- The Washington Times - Wednesday, June 10, 2020

A coalition of 1,400 current and former professional athletes, coaches, and managers want Congress to end qualified immunity for police officers.

Qualified immunity is a legal doctrine that protects various government officials from liability for actions they take in their governmental capacity.

The Players Coalition letter to Capitol Hill lawmakers on Wednesday includes signatories from Major League Baseball, the National Basketball Association, and the National Football League such as former Washington Redskins quarterback Case Keenum, Tampa Bay Buccaneers quarterback Tom Brady, San Antonio Spurs head coach Gregg Popovich, and St. Louis Cardinals outfielder Dexter Fowler among many others.

The coalition wants Congress to pass legislation to end qualified immunity for police officers authored by Reps. Justin Amash, Michigan Libertarian, and Ayanna Pressley, Massachusetts Democrat, in response to the killings of George Floyd in Minnesota and Breonna Taylor in Kentucky by police.

“It is time for Congress to eliminate qualified immunity, and it can do so by passing the Amash-Pressley bill,” the Players Coalition wrote. “When police officers kill an unarmed man, when they beat a woman, or when they shoot a child, the people of this country must have a way to hold them accountable in a court of law. And officers must know that if they act in such a manner, there will be repercussions. A legal system that does not provide such a recourse is an illegitimate one.”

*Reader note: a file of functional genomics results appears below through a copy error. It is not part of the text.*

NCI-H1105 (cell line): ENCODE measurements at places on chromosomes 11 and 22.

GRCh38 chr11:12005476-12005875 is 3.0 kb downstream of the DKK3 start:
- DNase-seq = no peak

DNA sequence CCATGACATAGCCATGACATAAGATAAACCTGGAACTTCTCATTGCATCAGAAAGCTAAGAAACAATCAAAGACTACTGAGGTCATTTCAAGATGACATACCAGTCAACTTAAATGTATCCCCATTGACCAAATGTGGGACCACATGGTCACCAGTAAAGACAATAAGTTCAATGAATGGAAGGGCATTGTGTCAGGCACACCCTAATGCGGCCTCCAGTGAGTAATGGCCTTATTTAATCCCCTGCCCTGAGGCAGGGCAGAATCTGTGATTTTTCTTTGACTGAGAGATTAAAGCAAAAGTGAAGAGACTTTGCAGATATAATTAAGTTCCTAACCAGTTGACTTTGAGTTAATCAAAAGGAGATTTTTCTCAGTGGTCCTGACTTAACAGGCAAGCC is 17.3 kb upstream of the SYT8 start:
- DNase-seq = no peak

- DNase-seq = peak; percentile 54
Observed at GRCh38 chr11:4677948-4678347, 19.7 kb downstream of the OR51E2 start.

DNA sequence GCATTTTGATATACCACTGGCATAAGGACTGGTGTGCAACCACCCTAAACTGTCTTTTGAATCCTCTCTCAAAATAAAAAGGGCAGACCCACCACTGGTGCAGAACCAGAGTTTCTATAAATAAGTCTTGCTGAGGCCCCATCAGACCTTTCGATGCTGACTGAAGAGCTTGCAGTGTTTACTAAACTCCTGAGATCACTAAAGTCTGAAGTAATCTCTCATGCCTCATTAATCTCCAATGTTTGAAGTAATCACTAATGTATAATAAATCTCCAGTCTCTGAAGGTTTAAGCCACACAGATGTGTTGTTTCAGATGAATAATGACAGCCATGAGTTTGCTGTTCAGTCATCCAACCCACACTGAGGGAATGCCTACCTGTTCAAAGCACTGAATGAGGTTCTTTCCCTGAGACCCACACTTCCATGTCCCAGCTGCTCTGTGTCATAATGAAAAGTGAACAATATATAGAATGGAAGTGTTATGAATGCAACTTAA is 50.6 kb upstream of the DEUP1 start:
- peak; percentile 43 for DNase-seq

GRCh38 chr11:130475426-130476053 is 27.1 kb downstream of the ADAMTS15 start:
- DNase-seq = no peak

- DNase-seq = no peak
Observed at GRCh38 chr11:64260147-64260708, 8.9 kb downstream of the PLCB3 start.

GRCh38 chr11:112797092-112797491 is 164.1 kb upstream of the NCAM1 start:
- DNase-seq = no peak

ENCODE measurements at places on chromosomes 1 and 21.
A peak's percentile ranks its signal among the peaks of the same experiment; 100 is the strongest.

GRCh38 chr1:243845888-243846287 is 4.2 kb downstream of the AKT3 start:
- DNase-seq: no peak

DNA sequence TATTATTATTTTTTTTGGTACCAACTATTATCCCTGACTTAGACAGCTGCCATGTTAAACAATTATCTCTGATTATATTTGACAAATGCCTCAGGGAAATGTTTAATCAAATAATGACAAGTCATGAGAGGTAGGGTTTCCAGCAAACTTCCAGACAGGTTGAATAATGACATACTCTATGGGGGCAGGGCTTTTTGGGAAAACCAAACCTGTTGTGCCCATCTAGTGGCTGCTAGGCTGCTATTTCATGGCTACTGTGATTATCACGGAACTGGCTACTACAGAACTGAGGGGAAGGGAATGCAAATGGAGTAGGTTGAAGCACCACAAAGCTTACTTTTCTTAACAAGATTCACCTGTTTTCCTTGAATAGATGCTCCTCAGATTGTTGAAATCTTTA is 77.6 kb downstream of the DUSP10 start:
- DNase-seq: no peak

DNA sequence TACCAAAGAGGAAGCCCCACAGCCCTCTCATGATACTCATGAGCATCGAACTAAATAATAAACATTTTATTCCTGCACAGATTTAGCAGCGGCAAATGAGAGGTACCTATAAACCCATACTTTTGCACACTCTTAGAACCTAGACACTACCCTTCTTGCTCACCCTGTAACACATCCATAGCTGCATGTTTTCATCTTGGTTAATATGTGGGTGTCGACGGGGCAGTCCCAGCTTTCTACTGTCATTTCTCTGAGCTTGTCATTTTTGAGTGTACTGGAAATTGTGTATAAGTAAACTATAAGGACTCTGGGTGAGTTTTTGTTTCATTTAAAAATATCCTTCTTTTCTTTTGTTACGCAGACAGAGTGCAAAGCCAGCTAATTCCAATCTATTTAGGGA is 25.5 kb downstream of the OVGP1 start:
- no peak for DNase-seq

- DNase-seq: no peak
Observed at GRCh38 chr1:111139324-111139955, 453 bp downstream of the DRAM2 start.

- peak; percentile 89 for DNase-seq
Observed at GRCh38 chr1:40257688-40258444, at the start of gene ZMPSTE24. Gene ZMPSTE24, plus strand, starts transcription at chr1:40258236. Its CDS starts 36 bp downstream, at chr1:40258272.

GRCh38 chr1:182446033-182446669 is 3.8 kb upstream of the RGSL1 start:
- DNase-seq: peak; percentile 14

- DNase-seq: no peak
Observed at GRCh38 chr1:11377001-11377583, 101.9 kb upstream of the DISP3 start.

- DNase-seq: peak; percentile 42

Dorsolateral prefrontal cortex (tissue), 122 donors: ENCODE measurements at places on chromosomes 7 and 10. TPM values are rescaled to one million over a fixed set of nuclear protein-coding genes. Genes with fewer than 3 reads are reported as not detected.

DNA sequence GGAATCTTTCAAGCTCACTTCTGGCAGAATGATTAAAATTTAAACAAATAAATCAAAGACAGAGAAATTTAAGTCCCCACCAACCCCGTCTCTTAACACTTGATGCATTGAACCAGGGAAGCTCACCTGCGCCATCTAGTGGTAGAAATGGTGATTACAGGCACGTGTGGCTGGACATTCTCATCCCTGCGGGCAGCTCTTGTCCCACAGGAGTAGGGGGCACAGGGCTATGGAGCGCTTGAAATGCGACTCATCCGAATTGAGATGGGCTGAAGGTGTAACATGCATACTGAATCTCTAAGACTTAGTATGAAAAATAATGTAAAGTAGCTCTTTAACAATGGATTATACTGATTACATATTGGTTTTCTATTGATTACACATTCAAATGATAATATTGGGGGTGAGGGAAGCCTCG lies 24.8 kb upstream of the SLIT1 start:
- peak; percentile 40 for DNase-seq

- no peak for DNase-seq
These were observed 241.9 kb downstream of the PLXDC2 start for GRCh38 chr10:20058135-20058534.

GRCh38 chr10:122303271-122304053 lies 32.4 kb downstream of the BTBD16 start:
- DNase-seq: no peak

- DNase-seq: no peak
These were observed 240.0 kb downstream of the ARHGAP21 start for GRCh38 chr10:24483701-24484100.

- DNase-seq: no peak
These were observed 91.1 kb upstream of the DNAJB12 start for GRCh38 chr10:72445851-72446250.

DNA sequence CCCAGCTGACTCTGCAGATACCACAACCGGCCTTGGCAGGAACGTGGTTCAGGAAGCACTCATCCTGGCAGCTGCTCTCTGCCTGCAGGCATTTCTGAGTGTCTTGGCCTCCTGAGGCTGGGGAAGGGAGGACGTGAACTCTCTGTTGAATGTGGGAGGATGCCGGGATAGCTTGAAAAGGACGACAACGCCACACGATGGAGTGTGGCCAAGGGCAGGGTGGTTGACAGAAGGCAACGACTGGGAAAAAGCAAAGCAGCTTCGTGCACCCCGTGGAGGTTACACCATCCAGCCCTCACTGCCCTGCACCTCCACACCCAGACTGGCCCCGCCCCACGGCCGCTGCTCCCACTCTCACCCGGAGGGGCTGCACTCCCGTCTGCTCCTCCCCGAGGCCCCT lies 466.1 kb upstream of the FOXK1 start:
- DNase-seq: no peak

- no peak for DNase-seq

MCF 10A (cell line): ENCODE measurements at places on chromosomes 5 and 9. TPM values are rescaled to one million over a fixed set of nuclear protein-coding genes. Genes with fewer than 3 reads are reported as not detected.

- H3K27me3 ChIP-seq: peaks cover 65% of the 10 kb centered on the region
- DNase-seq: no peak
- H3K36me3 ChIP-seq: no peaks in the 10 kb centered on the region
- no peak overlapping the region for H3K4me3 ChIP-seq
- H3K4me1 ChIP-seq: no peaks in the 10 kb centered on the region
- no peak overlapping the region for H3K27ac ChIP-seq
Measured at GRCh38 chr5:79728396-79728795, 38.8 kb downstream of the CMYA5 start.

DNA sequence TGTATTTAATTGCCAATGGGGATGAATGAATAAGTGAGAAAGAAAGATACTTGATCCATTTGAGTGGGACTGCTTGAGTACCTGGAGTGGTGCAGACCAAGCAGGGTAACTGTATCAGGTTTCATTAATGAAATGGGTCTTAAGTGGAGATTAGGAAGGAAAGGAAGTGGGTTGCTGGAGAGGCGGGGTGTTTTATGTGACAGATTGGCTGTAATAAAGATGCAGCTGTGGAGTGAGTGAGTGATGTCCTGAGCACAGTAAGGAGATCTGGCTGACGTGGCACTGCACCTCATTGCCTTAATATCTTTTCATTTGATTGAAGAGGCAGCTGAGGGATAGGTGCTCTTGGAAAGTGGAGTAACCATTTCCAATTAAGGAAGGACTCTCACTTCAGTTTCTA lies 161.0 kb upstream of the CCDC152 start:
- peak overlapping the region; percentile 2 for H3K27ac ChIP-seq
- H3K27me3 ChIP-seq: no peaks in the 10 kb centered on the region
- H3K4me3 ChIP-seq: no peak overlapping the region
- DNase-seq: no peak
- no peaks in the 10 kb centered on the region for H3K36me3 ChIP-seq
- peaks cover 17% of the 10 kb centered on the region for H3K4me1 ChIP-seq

The coalition also singled out the U.S. Supreme Court for contributing to the nation’s ongoing problems that the coalition writes has resulted from qualified immunity protections for bad actors in law enforcement’s ranks.

“The Supreme Court has caused irreparable harm to public trust by creating and then expanding the doctrine of qualified immunity, which often exempts police officers and others from liability, even for shocking abuse,” the Players Coalition wrote.

Mr. Amash and Ms. Pressley introduced the legislation last week in the House without any Republican cosponsors. The legislation has received support from outside groups sympathetic to right-leaning policy, however, including the Republican Liberty Caucus and Young Americans for Liberty, according to a press release from Mr. Amash.

• Ryan Lovelace can be reached at rlovelace@washingtontimes.com.

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